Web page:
North Dakota State student Quinn Garrick was nominated as well as endorsed for the District 27 Senate seat as a Democratic candidate on Feb. 3. A conversation that started as a joke about running for office turned into a “why not” mentality, with Garrick now nominated and running.
Garrick, a junior majoring in political science and economics, is looking forward to being a voice for the younger generation.
Garrick is originally from Anoka, Minnesota. He describes Minnesota as a diverse state with a strong economy, as well as a phenomenal education system, so he hopes to use that to his advantage.
One would think running for a Senate seat while in college would negatively affect classwork, but Garrick said otherwise. He explained that he has a flexible schedule and people have been supportive while helping out while he has been getting his campaign up and running.
Erin Kitzman, who is married to Jon Kitzman, the District 27 Democratic House candidate, nominated Garrick. Garrick believes she did this because he has been attending district meetings and she believes he would be a good fit for state legislator since he had announced for the House position, but then the Senate seat was brought up with his name.
Garrick has also had a lot of support from other candidates and other officials during his campaign.
When it comes to Garrick’s young age, many think it would bring a negative connotation, although others see it as an opportunity.
“I think I’ve seen some hesitation from people, and I think that’s because of my youth and the fact that I’m just in college right now, but there’s also a positive twist to it and people see it as having a new perspective and just having something different,” Garrick said. He continued to explain that he sees North Dakota trying to add something different, especially in the Democratic Party in Cass County.
Garrick sees his youth as a voice for the people these policies will be affecting. “A new perspective and just a new voice for a population that specifically underrepresented, which is students and young people,” Garrick explained.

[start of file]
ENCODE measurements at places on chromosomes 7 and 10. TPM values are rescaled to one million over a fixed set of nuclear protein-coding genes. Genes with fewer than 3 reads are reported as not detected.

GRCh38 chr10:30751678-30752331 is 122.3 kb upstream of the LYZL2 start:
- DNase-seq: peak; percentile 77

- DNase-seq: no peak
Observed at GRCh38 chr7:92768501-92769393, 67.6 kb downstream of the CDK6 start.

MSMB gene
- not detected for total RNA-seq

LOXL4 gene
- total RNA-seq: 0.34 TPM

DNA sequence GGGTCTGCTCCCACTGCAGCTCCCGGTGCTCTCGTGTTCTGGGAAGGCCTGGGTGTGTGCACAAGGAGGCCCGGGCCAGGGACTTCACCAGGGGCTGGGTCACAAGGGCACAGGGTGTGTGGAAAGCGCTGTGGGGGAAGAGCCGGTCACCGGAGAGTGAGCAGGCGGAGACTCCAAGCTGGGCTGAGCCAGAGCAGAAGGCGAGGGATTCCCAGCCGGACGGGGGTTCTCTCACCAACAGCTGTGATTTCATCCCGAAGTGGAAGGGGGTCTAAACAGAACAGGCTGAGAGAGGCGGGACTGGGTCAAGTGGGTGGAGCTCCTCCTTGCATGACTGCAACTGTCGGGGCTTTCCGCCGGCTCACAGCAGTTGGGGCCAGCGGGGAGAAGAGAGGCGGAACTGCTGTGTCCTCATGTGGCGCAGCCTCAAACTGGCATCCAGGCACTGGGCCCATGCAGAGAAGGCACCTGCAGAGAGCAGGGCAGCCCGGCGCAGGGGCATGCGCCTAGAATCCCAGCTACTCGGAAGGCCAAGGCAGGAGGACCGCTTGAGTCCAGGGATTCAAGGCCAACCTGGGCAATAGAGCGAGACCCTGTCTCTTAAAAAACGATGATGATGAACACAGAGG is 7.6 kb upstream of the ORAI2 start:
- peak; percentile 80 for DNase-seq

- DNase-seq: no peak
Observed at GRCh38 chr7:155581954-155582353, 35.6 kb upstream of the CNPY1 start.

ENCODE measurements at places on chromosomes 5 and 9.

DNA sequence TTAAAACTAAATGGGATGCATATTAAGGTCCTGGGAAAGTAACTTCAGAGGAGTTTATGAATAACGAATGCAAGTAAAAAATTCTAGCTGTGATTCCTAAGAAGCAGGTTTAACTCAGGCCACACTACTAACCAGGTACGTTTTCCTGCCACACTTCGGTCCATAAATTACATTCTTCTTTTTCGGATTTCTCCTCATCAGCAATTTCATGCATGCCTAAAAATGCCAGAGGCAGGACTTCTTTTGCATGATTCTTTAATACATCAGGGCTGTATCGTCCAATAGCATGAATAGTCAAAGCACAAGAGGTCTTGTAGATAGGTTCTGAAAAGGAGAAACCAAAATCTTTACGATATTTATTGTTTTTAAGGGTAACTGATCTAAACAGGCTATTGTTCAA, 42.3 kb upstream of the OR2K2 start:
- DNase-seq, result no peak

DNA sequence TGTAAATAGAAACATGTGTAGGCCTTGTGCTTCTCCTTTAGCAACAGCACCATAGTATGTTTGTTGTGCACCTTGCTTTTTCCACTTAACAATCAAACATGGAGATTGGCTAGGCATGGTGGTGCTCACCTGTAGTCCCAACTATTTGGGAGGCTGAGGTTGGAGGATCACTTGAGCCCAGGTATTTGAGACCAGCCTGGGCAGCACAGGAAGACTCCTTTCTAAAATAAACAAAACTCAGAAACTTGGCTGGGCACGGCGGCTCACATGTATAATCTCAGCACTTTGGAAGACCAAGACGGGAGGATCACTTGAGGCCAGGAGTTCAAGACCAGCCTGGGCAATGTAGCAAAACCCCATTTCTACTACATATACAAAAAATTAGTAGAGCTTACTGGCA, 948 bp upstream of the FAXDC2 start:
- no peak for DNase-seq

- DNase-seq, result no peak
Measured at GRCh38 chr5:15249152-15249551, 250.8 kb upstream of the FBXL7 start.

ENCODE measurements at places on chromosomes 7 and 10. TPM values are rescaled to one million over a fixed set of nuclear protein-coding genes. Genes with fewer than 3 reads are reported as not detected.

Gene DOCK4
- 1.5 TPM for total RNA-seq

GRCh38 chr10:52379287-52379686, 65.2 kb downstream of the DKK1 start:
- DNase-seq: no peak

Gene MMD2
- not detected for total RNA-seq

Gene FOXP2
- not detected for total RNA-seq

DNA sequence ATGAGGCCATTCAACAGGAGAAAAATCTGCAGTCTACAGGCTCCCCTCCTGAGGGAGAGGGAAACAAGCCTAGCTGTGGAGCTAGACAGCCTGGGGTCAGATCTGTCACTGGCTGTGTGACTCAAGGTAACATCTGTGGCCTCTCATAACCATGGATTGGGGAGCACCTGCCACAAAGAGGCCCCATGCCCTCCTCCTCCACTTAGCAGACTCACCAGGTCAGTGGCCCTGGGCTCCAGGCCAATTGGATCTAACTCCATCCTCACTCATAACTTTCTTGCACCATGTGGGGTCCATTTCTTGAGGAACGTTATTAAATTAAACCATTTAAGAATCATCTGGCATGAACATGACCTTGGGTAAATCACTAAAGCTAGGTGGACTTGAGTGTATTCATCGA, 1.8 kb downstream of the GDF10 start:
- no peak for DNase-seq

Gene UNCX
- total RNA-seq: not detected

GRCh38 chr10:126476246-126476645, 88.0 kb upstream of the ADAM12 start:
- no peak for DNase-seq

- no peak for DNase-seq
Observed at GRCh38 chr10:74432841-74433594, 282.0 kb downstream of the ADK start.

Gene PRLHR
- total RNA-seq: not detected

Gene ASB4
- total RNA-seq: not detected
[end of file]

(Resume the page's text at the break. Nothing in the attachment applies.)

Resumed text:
Garrick has a background of political aspects — especially within his family where they helped run campaigns such as John Kerry’s in 2004. He also has a very large network. For example, his aunt was the vice president of the American Federation of Government Employees (AFGE) in Minnesota.
Garrick is more interested in public policies, specifically the development and implementation of policy. He’s always been interested in public office but planned for it later in life. It started as a joke about running for office, because of the open seats, but has since turned into the campaign that is today.
Bjorn Skogquist, the 22-year-old who was elected mayor of Anoka, Minnesota, inspires Garrick.
“When people always say that young people don’t get involved in politics or young people can’t get elected into office, I always kind of question that because I saw him get elected as a 22-year-old for mayor, and like to me young people being involved in politics and being in office was never an anomaly or a phenomenon — it was normal,” Garrick said.
Garrick never saw running for office as an obstacle until now where he sees that it is not as common. “Seeing that young people don’t always get the most traction when they’re trying to run, but I do think young people getting involved in politics is important, especially if the policies are going to be affecting later generations. It’s important to have that voice in there,” Garrick said.
He is looking to change two major policies — education and economics.
“For economics, it’s really about diversifying our economy in this state, especially because our state relies specifically on oil and agriculture. It’s really hard to sustain an economy like that because if one fails the other one gets the pressure put on it. And then big cities like Fargo and Grand Forks, we’ll have to take in all the unemployed, which Fargo already has a low unemployment, so it’s already at a labor shortage right now,” Garrick shared.
“For education, it’s about modernizing, so bringing in technology and a modern curriculum, especially in our modern schools. If you look at Davies, which is pretty new for the Fargo area, they have a lot of modern technology and a new curriculum, and so we need to see that in our rural schools as well because I think they’re getting left behind,” Garrick explained.
People feel as though they are too young for office, but Garrick shared some advice for those thinking about the option: “People are always excited for young people getting involved even though it is a barrier at times. People always love to see young people involved in politics whether it is as a candidate or volunteering.”